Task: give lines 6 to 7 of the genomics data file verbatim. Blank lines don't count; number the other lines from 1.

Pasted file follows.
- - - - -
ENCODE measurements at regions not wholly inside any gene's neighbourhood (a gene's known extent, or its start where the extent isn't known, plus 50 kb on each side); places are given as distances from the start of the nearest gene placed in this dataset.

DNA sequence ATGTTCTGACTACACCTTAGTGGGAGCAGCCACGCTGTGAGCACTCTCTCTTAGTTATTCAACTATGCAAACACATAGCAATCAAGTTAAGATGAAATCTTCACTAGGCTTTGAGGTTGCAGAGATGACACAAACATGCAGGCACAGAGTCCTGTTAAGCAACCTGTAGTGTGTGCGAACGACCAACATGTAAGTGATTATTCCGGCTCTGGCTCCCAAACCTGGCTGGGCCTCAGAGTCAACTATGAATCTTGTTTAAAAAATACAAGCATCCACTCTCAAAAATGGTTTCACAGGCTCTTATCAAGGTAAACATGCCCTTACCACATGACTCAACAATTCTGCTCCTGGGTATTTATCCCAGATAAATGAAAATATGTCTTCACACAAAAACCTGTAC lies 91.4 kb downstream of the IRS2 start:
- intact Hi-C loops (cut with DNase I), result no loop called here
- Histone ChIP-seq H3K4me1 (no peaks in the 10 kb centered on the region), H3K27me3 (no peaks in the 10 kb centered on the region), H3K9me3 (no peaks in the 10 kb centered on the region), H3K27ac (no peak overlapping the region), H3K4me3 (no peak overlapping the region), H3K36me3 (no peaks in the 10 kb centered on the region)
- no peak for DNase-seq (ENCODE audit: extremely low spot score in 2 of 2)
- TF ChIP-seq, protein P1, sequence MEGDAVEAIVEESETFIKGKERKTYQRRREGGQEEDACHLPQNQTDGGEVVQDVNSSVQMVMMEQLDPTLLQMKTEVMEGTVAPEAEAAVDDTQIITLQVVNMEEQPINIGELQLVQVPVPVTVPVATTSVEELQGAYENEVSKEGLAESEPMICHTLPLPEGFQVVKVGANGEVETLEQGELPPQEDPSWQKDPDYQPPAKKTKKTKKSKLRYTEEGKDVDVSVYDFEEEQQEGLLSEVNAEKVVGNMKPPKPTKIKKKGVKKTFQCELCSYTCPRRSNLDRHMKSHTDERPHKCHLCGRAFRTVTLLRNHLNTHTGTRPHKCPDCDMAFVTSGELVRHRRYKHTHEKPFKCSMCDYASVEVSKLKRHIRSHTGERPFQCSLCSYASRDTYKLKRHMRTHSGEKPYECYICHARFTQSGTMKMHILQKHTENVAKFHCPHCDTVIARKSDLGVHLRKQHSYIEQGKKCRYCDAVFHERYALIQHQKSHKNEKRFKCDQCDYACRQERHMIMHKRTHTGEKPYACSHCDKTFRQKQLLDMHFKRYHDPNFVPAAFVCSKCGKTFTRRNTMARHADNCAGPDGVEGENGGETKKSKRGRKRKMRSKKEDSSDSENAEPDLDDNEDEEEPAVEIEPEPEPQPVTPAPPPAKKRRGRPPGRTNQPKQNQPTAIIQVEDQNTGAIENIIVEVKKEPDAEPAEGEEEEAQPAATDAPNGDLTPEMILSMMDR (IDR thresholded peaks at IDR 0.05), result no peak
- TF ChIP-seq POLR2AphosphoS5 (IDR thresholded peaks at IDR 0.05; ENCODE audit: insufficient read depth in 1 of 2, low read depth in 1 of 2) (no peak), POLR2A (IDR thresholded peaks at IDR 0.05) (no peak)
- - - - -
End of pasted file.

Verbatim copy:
- TF ChIP-seq, protein P1, sequence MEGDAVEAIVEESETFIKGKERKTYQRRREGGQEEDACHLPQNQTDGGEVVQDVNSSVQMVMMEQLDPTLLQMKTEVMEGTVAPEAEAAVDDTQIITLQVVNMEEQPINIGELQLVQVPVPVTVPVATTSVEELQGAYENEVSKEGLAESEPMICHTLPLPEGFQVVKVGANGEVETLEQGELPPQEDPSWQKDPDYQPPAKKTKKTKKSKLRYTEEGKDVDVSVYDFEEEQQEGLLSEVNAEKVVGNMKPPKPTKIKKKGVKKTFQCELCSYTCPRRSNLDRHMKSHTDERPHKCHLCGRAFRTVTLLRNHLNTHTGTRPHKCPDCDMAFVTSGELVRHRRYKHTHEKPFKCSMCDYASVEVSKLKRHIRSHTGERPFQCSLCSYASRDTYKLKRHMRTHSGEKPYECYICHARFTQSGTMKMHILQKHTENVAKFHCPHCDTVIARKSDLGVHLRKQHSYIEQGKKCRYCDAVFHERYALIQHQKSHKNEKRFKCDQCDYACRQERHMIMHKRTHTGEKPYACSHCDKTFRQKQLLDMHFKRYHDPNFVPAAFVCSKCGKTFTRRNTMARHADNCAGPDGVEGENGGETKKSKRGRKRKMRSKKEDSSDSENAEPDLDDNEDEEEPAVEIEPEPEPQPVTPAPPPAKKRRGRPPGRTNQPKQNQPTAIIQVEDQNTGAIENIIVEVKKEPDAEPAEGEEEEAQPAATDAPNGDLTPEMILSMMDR (IDR thresholded peaks at IDR 0.05), result no peak
- TF ChIP-seq POLR2AphosphoS5 (IDR thresholded peaks at IDR 0.05; ENCODE audit: insufficient read depth in 1 of 2, low read depth in 1 of 2) (no peak), POLR2A (IDR thresholded peaks at IDR 0.05) (no peak)